As scientists, we record our findings in perpetuity in PDFs— literally simulations of pieces of paper. It’s time to be more dynamic and invoke a proliferation of media types. We don’t need to get rid of the notion of a paper or stop using a PDF as the version of record. But we do need to complement them with something less static. What follows is an approach I recently took using video.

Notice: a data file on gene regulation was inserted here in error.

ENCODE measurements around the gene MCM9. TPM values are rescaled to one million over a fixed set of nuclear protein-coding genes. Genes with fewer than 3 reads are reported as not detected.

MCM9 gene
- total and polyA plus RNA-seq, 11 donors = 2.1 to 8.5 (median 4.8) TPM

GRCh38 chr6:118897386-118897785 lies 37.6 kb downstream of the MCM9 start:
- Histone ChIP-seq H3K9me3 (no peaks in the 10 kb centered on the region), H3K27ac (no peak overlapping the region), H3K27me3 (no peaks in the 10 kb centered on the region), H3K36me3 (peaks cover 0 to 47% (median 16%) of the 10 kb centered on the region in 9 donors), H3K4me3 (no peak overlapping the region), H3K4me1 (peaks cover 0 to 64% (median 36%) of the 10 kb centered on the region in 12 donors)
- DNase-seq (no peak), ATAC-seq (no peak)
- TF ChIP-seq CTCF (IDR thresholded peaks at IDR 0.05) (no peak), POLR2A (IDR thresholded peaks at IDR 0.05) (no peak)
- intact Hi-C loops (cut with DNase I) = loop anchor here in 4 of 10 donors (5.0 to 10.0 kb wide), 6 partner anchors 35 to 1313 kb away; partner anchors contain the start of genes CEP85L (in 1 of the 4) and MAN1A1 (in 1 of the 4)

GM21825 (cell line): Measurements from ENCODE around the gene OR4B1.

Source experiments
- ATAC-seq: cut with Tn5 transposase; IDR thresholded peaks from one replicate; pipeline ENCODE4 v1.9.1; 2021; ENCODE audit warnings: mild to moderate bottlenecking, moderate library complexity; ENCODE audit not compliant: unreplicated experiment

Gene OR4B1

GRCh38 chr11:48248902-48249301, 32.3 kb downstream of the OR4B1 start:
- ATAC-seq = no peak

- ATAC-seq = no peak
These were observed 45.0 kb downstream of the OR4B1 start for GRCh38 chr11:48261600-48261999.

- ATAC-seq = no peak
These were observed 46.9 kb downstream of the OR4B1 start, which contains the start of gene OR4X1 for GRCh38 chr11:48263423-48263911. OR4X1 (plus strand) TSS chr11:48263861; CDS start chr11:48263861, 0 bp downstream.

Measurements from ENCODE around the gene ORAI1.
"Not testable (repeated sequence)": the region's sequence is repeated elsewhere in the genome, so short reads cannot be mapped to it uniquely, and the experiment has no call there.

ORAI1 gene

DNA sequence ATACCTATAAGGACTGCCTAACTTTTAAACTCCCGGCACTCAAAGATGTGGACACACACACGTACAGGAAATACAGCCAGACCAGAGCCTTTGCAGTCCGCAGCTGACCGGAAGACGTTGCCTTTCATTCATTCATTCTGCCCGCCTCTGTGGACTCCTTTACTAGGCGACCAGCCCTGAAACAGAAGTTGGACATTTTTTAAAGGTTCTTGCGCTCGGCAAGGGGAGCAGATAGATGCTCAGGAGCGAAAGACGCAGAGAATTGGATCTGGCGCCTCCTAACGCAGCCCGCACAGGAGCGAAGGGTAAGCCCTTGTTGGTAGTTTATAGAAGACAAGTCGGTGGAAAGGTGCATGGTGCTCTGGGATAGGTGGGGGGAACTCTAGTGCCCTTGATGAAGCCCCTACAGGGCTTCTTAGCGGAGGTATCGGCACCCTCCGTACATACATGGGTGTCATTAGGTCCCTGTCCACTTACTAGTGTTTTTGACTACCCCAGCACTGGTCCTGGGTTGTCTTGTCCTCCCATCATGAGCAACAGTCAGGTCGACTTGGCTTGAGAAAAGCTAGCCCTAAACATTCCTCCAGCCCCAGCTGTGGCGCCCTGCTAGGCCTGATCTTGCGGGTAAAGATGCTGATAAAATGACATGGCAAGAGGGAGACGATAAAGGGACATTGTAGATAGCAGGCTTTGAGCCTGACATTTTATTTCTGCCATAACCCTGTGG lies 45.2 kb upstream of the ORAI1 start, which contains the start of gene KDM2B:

The final sentence of my latest paper (preprint) steers the reader to a video that stands in place of a Conclusion section. And I’m guessing this video is a much more compelling Conclusion than any possible combination of words.
Here’s the gist of the final paragraph (paraphrased to avoid jargon):
Our simulation was made possible by tuning against measurements from a new instrument. This observation-informed simulation depicts instabilities as they evolve throughout the day. It is best appreciated as an animation (doi.org/10.5281/zenodo.4306935).
The link goes to a copy of the video below:Continue reading “Concluding a scientific paper with a video”